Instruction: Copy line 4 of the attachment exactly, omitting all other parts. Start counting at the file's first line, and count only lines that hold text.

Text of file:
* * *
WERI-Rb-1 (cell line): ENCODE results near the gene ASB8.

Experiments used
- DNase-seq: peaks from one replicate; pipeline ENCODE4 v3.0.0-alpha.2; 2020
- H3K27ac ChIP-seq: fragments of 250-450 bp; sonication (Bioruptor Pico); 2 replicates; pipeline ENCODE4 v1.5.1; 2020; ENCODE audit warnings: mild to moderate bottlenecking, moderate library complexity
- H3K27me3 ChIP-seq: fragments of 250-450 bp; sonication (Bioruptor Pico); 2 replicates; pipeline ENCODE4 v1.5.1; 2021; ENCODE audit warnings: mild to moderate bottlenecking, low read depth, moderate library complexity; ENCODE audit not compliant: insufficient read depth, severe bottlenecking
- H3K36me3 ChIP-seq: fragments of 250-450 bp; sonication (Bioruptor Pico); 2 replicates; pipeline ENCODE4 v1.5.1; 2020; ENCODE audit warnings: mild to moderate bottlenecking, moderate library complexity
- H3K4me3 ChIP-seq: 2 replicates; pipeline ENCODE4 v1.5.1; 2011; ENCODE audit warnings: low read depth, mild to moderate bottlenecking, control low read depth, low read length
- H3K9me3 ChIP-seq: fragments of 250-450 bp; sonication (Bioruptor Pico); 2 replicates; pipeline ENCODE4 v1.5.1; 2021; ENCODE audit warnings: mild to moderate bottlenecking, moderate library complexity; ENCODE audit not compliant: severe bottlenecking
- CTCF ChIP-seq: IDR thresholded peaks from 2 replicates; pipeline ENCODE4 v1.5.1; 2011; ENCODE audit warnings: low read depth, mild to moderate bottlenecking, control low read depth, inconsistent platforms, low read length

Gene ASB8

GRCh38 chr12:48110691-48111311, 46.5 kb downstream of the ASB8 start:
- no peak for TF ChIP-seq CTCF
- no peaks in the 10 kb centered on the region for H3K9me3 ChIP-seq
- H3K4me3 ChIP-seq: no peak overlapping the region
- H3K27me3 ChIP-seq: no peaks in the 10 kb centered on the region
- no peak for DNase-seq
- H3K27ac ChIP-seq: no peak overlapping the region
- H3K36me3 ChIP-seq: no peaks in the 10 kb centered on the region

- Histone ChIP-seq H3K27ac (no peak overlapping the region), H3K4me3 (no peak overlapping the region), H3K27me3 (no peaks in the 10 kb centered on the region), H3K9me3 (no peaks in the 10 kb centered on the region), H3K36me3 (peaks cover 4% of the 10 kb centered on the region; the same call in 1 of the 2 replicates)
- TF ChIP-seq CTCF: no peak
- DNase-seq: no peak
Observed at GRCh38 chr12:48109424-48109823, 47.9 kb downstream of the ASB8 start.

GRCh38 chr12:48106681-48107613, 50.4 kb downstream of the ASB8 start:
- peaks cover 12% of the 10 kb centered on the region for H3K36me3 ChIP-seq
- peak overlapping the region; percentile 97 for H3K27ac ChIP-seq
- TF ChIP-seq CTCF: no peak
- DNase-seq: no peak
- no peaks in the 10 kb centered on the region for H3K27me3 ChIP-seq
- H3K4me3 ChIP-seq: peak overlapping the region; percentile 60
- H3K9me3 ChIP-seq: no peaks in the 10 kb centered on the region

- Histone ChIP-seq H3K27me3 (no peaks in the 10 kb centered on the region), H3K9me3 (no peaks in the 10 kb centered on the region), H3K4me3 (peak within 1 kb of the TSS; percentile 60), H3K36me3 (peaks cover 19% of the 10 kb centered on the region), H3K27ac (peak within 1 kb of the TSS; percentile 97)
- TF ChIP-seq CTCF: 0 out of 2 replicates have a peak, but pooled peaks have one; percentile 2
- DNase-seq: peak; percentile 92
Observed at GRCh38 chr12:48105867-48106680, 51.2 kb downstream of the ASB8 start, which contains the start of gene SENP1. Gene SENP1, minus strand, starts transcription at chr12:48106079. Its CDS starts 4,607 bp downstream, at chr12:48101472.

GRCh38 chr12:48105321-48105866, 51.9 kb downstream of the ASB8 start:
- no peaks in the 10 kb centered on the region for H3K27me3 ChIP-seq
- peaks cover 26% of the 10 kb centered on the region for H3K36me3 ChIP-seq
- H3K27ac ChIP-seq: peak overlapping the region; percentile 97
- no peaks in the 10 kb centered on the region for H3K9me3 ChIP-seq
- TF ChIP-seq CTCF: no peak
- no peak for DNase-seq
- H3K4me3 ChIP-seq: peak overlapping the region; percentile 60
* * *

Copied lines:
- H3K27ac ChIP-seq: fragments of 250-450 bp; sonication (Bioruptor Pico); 2 replicates; pipeline ENCODE4 v1.5.1; 2020; ENCODE audit warnings: mild to moderate bottlenecking, moderate library complexity